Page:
I have been a singer/actor my whole life. I sung through high school, then majored in music with a minor in theater at University, and then went straight to New York City to pursue a career in musical theater–i was a man on a mission for sure. I think my biggest love, and the thing i pride myself on the most, is the ability to interpret (act) a song. That’s the juiciest thing for me, whether it’s a comedic song or a gut wrenching one. But the life of an actor is a roller coaster, and that was certainly true for my career.; the highs were high and the lows were low. But i had some of the best experiences of my life during that period too, including 3 European tours of the musical, HAIR. The hardest thing about being an artist, is that you have to bear your soul in your work, but you have to have the skin of an alligator to deal with the business side, the competition, the rejection the politics, etc. I no longer make my living as a performer, but it is a huge part of my soul, so i still perform now–but on my own terms,. I’ve written a one-woman show about aging, called, “Aging: the Musical”, and have co-written 3 musical revues, using all songs of the great composer, Stephen Sondheim. The other way that art still plays out in my life, and how i use my experiences to help others, is in my current career as a lifecoach, counselor, and corporate trainer. I have been in this field for over 20 years, and one of the niche areas for me, is coaching artists of all genres, including actors, directors, writers, singers, painters, dancers, etc. I wish i had had a coach all those years in NYC, as it would have helped me to keep my sense of self, and to stay strong in my belief about myself, in the midst of the rejection and disappointment. This is how i now help other artists (as well as folks of all walks of life)– I help them to remember the unique gifts they bring into the world, and champion them to use their special voices in whatever arena they choose to play. I also teach a very powerful and humanistic approach to getting over the fear of public speaking, called, “Soul Speaks”, in which i’m able to use all of my gifts together–the coach, teacher, speaker, performer. I’m currently developing, a new offering, where i bring my own singing into my work with groups, exemplifying how others may also use their own unique voices in their own spheres of interest and influence. I have always been unconventional in many ways, and my life and career path reflect that. As the Sufi poet, Rumi says, “there are a thousand ways to kneel and kiss the ground”.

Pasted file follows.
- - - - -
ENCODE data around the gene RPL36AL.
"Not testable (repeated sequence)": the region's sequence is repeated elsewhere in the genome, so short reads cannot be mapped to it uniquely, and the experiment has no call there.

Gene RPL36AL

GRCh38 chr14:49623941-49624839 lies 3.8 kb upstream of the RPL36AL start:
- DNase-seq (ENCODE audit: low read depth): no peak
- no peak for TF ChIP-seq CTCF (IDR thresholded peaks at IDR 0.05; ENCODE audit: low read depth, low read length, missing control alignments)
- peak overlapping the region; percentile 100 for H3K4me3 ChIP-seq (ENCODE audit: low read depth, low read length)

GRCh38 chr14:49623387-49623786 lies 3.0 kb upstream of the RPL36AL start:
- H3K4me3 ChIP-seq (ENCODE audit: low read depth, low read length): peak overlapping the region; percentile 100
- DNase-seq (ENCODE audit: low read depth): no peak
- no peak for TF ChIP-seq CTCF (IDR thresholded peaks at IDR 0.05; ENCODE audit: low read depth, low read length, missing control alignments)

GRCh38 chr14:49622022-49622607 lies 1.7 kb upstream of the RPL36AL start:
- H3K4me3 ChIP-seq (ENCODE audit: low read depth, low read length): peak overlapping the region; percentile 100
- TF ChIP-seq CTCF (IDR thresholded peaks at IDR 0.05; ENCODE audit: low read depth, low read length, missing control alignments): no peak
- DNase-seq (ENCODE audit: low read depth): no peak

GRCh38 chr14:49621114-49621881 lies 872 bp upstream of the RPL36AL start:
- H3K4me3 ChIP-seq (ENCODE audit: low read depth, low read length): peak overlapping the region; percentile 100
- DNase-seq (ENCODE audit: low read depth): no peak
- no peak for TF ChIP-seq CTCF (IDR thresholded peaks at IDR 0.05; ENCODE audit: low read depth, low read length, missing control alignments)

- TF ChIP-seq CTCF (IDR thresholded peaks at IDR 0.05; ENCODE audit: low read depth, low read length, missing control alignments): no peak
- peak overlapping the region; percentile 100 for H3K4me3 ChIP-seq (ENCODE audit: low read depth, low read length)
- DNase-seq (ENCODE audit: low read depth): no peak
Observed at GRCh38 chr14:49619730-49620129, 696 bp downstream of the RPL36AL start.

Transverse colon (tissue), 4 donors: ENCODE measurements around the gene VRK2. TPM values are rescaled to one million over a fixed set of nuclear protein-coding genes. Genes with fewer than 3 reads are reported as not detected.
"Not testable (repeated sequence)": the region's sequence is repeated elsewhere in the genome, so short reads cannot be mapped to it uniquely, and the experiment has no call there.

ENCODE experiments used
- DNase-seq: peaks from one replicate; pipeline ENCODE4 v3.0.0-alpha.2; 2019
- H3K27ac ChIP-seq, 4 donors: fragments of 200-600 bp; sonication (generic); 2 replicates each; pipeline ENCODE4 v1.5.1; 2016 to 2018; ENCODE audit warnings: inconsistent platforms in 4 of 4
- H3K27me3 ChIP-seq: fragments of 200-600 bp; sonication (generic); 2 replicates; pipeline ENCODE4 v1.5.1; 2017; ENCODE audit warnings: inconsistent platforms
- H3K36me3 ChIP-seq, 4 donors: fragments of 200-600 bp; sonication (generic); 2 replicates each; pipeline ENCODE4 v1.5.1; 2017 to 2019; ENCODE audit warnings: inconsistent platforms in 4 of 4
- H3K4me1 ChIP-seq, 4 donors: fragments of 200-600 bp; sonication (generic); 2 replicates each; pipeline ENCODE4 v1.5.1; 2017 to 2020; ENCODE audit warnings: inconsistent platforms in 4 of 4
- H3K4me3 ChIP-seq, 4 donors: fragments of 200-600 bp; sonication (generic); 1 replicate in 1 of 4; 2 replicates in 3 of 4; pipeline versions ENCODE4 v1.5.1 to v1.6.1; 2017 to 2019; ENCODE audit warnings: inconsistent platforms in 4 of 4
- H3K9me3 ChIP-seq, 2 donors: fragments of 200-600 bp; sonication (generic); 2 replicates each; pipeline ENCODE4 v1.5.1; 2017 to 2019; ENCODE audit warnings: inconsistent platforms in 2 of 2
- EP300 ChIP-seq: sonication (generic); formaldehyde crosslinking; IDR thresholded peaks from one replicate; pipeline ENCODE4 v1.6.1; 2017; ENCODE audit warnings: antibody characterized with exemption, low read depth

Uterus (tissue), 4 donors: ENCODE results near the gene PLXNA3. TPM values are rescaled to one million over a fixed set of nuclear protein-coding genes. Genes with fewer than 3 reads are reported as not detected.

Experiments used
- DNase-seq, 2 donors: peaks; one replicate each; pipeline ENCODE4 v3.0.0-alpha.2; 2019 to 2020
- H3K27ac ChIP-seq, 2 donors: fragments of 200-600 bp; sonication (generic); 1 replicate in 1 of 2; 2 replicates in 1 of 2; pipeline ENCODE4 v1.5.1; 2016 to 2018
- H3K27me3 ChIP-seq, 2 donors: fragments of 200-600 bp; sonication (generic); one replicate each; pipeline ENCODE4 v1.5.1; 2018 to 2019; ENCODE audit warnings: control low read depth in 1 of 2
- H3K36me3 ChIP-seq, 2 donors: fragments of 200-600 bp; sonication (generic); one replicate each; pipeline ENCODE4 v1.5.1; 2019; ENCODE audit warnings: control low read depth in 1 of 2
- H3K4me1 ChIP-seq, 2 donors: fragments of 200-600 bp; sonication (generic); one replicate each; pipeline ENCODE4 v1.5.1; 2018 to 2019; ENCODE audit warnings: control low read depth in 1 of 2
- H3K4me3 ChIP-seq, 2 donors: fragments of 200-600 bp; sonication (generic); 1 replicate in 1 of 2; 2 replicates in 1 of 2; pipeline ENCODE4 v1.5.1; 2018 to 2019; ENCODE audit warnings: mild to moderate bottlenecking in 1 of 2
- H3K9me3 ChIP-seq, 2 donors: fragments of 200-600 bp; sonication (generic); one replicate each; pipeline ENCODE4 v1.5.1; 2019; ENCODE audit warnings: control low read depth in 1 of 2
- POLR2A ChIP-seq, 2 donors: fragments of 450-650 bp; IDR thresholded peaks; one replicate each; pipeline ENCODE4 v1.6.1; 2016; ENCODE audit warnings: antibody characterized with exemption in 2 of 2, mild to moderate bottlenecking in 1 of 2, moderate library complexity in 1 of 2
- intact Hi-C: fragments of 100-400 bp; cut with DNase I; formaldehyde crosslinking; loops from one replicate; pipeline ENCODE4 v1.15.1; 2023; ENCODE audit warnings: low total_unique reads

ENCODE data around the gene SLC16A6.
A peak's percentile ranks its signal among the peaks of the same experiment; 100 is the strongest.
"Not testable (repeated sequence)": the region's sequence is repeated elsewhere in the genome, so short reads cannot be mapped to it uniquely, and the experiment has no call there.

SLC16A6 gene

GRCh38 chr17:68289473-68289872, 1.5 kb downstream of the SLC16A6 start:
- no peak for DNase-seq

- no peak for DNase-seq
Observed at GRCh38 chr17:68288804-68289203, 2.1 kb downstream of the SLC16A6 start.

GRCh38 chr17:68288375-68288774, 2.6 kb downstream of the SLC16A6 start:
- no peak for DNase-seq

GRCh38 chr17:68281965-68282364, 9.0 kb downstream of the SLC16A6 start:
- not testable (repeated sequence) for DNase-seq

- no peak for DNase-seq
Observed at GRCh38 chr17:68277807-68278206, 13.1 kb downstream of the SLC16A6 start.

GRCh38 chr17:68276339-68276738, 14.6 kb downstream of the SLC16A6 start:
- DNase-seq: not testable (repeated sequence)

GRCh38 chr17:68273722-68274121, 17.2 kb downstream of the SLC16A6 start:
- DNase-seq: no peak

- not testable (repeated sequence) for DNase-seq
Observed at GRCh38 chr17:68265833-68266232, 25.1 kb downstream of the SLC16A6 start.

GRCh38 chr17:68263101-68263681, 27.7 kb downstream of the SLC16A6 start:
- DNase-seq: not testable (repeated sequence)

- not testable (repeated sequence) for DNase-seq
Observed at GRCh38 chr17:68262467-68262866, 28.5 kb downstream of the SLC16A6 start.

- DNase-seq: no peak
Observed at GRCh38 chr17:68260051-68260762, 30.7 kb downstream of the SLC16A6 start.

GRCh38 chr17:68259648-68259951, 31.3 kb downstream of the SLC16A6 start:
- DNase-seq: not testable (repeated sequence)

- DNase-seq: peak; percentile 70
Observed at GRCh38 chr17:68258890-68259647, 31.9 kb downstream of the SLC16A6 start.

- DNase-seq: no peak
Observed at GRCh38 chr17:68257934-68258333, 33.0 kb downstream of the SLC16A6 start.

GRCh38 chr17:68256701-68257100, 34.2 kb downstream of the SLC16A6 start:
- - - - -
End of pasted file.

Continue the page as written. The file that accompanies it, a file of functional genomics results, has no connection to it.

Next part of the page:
Let’s say your best friend was visiting the area and you wanted to show them the best time ever. Where would you take them? Give us a little itinerary – say it was a week long trip, where would you eat, drink, visit, hang out, etc.